Next, I think the overall appeal of having a plethora of friends on social networking sites has gone down tremendously. Although social media is significantly more useful today than it was 6 years ago, the number of friends you have no longer plays a part in that practicality. No benefit comes from being spammed with information by people you barely consider your friends. A recent poll shows that when asked the question “Is it time to ‘clean out’ your Facebook friends,” over 81% of the participants answered yes, claiming that they haven’t seen or spoken to many of their Facebook friends in years. In the same article it is stated that on average Americans have only two confidents, down from three, 25 years ago. Are we perhaps spending considerable amount of time building large social networks of shallow connections at the expense of deepening a select few cherished relationships upon which you can really trust and rely? In 2006 social media was mainly just fun and nothing else to me. It was like a round-the-clock social gathering in my computer. Now, in 2012, it seems a lot more focused on strategy, marketing, and branding. This may not be a bad thing, but it is certainly an evolution that Boyd would mention if she were writing this piece today. According to a recent study, the perception of social media is quite different today than what it was even in 2010, and is actually more negative. Diana Abrams surveyed 500 participants asking, “what is the first thing you think of when you hear social media?” She compared this poll to the same exact poll she took in 2010, and compared the two in an infographic:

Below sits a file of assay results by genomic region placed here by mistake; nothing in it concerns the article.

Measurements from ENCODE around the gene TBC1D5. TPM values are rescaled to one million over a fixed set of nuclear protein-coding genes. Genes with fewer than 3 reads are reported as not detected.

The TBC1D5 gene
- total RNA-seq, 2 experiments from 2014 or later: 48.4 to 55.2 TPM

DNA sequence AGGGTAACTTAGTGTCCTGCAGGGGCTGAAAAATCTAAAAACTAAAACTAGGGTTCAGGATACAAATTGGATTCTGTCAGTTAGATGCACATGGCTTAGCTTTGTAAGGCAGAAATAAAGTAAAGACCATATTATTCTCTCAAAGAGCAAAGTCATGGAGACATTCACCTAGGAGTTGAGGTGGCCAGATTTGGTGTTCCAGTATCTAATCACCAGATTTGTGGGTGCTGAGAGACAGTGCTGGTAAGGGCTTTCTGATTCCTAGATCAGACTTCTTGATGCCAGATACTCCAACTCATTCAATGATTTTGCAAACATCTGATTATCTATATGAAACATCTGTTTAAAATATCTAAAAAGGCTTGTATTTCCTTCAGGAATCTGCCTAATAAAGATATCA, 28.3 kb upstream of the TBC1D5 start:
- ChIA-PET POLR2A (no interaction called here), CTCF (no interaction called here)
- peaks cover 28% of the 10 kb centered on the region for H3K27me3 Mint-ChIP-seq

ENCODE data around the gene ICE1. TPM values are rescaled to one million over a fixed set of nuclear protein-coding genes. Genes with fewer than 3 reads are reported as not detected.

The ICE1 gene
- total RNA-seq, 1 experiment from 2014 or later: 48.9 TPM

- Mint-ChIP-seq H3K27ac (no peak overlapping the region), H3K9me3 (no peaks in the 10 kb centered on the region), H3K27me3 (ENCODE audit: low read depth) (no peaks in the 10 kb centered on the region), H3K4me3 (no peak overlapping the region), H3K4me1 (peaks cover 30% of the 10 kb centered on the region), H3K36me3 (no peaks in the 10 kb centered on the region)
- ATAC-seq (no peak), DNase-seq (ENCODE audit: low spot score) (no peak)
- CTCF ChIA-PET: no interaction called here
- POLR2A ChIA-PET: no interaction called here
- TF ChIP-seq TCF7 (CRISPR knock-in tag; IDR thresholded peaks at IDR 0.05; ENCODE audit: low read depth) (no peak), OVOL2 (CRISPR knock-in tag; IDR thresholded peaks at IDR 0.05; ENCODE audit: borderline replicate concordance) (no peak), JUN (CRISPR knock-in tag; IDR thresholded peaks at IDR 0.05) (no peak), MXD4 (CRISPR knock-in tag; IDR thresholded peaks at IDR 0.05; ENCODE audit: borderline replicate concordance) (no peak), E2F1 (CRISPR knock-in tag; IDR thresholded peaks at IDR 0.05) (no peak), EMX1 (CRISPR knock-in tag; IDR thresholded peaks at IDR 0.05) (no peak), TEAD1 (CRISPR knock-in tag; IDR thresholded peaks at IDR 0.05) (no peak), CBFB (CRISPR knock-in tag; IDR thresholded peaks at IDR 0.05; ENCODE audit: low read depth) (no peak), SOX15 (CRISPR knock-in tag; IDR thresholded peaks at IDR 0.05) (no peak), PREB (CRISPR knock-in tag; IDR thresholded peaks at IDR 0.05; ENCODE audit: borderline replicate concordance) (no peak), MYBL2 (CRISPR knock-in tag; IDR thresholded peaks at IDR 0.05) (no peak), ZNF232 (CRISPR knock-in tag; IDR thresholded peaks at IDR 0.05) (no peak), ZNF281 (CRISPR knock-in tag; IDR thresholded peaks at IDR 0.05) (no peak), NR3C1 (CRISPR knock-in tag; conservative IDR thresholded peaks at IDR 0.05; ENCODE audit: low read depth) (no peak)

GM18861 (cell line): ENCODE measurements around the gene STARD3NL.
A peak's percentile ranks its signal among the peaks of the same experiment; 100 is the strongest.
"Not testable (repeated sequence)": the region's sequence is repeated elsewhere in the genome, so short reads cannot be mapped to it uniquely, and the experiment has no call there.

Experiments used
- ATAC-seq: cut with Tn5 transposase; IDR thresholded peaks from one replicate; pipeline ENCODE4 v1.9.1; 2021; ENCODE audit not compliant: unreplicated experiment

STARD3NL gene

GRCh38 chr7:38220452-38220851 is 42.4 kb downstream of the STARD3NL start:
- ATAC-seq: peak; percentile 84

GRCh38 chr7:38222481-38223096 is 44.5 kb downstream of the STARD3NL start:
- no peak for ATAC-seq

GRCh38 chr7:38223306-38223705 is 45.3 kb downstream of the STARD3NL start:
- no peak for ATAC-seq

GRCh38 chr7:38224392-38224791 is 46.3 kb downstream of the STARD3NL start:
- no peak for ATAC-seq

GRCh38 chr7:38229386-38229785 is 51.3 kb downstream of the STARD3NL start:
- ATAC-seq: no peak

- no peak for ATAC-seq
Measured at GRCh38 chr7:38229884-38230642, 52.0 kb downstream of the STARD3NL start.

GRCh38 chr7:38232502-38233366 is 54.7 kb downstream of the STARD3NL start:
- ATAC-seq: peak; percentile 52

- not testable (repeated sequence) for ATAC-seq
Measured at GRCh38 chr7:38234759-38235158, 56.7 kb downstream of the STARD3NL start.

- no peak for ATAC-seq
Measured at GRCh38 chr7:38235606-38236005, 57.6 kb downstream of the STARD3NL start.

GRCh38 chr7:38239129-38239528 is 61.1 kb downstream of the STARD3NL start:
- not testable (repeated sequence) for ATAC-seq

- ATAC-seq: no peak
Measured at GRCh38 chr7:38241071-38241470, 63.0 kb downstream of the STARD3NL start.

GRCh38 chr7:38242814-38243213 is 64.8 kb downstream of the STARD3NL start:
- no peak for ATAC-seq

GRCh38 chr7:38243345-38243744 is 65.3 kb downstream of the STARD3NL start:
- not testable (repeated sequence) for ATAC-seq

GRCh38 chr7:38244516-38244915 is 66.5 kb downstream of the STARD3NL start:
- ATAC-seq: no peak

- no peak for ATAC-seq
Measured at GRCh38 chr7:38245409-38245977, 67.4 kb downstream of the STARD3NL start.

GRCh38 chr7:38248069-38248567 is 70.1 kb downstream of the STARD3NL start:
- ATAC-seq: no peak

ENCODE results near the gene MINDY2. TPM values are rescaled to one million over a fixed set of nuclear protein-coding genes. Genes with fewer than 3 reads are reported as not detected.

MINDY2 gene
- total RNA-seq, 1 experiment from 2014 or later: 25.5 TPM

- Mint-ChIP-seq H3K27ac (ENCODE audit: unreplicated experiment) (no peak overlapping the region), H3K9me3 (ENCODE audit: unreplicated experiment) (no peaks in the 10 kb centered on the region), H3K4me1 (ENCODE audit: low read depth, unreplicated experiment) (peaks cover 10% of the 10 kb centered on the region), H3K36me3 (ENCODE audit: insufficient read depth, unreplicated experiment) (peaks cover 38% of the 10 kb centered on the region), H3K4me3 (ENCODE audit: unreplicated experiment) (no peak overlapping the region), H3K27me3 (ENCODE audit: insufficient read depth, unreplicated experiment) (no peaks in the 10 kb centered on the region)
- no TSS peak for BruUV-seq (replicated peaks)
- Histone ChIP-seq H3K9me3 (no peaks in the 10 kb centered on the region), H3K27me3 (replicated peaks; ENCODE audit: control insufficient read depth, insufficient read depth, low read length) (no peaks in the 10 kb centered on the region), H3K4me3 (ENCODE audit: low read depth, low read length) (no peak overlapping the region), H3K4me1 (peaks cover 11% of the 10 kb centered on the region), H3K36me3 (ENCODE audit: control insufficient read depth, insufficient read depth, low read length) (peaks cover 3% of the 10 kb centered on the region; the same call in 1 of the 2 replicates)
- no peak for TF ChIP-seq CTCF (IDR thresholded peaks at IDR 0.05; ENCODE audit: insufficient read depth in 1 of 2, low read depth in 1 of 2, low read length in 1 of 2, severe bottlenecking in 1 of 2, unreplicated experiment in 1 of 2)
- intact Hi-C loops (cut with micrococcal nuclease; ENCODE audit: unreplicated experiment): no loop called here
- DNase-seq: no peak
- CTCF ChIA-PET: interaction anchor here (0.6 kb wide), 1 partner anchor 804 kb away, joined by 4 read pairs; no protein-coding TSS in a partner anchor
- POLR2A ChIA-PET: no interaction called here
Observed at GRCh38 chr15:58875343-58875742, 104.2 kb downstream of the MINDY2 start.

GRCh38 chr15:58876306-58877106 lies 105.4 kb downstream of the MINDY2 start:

Last but not least, Boyd’s discourse would not be complete in 2012 without some mention of the “value” of friendship. By value, I mean not only the value of having online friends for users, but also the value of attracting more friends and followers for social media companies. Facebook, for instance, is working very hard to harvest more and more data from their users. The more Friends you have, the greater reach you have, therefore making you more valuable to Facebook, and granting you a higher “value.”  In short, Friends are for making money. As the Economist article “The Value of Friendship” mentions, Facebook has an ambitious plan to map out all of the connections between people and the things that interest them. New apps come out every day, allowing users to watch movies, read news, and listen to music all without leaving the platform. The idea behind these apps is that people are able to share their activities and interests on the web with all their Facebook friends in a process called social syndication. This, along with heavily targeted advertising brings tremendous amounts of revenue to Facebook. The company makes it a priority to encourage users to have more and more friends. After all, they are in the social media business, and Friends make up their revenue stream!